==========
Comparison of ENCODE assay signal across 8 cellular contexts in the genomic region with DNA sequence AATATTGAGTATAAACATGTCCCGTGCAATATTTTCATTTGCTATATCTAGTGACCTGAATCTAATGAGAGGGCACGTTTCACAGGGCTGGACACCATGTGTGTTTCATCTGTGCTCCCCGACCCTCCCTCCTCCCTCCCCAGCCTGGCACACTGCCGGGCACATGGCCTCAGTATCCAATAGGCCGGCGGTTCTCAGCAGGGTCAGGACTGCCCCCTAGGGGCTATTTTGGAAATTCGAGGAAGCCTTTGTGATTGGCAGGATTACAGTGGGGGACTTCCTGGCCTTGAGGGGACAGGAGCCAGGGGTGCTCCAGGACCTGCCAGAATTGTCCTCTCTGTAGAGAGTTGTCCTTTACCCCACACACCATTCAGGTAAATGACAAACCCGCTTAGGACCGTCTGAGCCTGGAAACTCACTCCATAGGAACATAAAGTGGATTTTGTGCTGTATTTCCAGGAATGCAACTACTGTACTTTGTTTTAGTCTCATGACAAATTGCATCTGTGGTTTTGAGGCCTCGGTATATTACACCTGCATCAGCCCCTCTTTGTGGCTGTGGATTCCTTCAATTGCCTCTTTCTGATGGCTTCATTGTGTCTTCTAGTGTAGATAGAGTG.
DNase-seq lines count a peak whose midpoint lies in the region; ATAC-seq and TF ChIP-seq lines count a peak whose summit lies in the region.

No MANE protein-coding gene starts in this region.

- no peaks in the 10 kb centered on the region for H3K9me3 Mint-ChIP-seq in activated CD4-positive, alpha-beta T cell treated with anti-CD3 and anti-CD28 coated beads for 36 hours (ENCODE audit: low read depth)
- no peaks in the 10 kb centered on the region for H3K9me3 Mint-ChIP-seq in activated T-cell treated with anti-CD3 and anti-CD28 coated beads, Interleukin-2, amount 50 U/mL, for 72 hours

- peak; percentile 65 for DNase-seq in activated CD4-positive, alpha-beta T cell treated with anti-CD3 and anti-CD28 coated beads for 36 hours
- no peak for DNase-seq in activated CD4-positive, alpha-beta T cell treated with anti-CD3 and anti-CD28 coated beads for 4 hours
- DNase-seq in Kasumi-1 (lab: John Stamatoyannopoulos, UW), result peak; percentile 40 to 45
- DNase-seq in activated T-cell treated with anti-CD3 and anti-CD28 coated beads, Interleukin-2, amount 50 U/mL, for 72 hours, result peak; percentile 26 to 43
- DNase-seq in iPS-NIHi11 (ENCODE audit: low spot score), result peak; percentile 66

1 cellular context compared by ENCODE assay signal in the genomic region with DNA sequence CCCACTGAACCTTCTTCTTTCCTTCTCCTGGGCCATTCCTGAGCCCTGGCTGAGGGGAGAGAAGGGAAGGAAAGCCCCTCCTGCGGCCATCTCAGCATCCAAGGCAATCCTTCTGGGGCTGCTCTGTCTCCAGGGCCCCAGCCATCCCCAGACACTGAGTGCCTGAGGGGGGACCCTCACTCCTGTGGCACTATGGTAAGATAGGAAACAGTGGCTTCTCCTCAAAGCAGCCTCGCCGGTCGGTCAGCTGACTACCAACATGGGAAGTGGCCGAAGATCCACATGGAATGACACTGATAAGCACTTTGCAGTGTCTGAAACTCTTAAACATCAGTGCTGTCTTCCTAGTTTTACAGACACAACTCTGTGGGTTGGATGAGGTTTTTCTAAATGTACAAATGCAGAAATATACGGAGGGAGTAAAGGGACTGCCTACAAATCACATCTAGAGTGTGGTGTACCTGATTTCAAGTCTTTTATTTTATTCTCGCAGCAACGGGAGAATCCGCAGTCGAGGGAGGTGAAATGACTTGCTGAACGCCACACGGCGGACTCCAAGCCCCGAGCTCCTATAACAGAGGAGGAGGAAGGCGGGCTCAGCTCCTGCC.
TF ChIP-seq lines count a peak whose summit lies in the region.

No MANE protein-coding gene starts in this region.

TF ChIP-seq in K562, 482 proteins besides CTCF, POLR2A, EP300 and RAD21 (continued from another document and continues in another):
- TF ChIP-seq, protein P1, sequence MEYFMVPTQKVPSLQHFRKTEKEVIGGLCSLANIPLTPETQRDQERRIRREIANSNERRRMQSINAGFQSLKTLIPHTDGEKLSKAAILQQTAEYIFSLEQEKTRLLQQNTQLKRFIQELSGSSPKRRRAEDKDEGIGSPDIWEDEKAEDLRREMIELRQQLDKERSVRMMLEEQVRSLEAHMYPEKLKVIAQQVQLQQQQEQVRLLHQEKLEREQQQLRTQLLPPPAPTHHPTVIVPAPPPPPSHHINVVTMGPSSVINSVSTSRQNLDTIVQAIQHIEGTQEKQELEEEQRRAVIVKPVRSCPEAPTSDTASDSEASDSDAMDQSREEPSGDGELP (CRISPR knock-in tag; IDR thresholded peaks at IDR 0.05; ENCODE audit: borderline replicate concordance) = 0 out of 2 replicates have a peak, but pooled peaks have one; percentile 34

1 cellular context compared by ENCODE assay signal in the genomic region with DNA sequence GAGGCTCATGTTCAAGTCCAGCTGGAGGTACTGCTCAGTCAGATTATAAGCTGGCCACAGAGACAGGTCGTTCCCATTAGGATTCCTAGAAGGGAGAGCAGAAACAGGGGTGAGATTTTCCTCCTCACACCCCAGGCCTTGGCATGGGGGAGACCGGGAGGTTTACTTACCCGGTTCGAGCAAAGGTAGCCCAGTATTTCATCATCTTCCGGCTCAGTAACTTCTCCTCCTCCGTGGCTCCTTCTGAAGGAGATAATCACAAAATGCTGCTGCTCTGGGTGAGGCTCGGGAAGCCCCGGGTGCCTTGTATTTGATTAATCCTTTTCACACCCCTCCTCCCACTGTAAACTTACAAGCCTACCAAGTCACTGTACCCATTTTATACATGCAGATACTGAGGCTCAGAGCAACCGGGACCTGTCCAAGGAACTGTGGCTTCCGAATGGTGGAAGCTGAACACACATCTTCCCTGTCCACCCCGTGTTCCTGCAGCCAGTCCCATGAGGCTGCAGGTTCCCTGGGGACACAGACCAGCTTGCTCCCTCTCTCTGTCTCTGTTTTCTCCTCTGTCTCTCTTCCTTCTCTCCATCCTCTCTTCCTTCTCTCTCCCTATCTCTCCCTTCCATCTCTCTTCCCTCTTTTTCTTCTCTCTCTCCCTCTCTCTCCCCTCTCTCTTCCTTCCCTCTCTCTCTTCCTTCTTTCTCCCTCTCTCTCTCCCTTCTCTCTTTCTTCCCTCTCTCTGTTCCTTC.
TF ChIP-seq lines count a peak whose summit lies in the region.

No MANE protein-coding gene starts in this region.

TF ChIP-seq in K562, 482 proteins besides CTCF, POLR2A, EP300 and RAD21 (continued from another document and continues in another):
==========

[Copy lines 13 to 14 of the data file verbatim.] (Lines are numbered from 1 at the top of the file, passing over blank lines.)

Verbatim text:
No MANE protein-coding gene starts in this region.

TF ChIP-seq in K562, 482 proteins besides CTCF, POLR2A, EP300 and RAD21 (continued from another document and continues in another):